That bike has been my daily commuter now for almost two years, and it's been great, and I've ridden it almost exclusively on the road. It's not really set up for any off-road use, not even on well-prepared trails. When I decided to take the course, I had to decide what bike to build. I wanted an "everything" bike that was a bit more rugged than the Once, which would allow me to do a little bit of off-road trails riding if I wanted. I love the Alfine-11 IGH, but felt that if I were to take it more off-road and/or on hills that are a bit worse than I normally commute on I wanted a bit lower low gear. At the same time, I wanted a bit higher high gear - at this point on the straight and level on the road I'm limited by my bike's gearing, not by my legs.
As a result, decision #1 was that if I were to stay with an IGH, I wanted to use a Rohloff SpeedHub 500/14, and use a 46T/16T or 48T/17T single-speed drivetrain. The SpeedHub 500/14 is a bullet-proof 14-speed IGH that was originally designed as the ultimate MTB hub. They've been manufacturing the hub, almost unchanged, since 1998. Some of the oldest hubs have over 100,000km on them, and they have proven to be extremely reliable. They started out in MTB's, but they have since found a lot of use in commuters, touring, and tandem bikes, with some crazy people also using it on road or Cyclocross bikes. I also spent a lot of time thinking about how I ride on the Once, thinking about how things feel, and what I wanted to change, which wasn't much. From there, I spent a fair amount of time reading up on bike geometries and found out that I was one of the crazy people because I ended up being heavily influenced by Cyclocross bikes.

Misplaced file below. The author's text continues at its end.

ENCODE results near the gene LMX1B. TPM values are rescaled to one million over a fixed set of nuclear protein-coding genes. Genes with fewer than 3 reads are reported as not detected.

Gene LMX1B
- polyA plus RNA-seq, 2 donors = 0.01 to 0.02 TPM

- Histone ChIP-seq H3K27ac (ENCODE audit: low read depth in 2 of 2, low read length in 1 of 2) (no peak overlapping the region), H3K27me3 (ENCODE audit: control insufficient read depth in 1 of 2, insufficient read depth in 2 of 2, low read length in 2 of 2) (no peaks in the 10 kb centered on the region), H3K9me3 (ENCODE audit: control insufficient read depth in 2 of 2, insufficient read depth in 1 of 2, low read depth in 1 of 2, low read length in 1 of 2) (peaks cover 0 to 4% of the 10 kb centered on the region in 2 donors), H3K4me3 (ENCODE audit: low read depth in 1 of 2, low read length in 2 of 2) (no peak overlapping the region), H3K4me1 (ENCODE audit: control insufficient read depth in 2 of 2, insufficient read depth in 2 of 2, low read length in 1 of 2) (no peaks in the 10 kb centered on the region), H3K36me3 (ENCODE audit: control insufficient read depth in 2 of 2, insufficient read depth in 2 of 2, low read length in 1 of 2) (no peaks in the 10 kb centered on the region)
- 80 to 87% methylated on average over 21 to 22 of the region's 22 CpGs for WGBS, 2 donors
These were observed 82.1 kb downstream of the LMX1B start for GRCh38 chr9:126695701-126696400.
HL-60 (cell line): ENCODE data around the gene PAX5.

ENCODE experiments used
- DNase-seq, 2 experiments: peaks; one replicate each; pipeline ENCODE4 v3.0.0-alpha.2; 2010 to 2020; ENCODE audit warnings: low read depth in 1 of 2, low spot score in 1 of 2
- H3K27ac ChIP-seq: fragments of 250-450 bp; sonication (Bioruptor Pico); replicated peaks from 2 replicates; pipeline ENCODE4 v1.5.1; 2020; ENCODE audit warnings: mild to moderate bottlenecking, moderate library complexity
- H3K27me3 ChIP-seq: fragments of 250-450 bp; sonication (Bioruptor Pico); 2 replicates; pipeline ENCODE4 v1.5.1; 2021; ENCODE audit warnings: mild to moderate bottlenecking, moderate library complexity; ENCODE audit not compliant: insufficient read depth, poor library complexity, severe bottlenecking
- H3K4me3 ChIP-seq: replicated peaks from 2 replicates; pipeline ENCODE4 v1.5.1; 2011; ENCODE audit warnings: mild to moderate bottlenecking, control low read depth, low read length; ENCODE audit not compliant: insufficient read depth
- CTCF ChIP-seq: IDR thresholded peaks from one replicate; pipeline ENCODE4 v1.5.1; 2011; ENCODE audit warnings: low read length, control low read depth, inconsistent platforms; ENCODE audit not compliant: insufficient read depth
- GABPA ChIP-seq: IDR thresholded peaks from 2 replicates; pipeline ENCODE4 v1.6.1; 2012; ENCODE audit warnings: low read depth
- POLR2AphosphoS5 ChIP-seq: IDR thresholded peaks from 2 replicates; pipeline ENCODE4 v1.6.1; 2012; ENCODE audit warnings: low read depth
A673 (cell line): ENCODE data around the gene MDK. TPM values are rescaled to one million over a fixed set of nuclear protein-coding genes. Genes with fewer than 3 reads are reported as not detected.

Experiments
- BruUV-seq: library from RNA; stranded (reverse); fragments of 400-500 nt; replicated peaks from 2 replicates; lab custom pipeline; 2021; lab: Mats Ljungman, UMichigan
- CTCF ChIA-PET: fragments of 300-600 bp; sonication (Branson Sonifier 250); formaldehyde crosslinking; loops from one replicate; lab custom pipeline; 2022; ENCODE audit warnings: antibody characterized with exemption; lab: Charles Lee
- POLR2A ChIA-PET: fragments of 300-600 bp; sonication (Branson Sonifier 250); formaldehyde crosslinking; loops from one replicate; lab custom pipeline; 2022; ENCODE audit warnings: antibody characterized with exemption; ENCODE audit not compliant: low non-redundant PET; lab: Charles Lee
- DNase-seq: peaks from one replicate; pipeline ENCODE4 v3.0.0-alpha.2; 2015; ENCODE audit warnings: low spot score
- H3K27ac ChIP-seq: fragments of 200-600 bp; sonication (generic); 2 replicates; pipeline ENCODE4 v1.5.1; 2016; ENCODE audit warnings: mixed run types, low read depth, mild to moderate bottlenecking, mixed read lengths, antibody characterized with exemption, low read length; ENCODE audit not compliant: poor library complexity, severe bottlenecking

Decison #2 was the geometry: I chose a 56cm seat tube at 73 degrees, a 56.5cm top tube, a 14.5cm head tube at 72 degrees, a 43cm chainstay, a 7cm bottom bracket drop, a 102.5cm wheelbase, and a rigid fork and rear end. A modern Cyclocross bike has slightly slacker seat tube/head tube angles (road bikes are often 74 degrees, sometimes more) than a modern road bike, longer chainstays (a road bike is most often in the 40-41cm range), similar bottom bracket drops, almost flat top tubes, and rigid forks and rear ends. A modern mounain bike (including 650B's and 29er's) generally have shorter seat tubes, even slacker (71-69 degree) seat/head tubes angles, similar chainstay lengths as a CX bike, smaller bottom bracket drops (5-6cm), sloping top tubes, front suspension forks, and many have rear suspension. Touring bikes, depending upon the designer, can have almost geometry combination but almost always have slack tube angles, even longer chainstays (up to 47cm), and rigid forks and rear ends. My geometries are quite close to the Once but I've ended up with a slightly shorter (1cm) top tube and a slighly shorter (1.5cm) wheelbase. I'll use a slightly longer (1cm) stem, which will give me the same riding posture, but one that's a bit closer to the front wheel.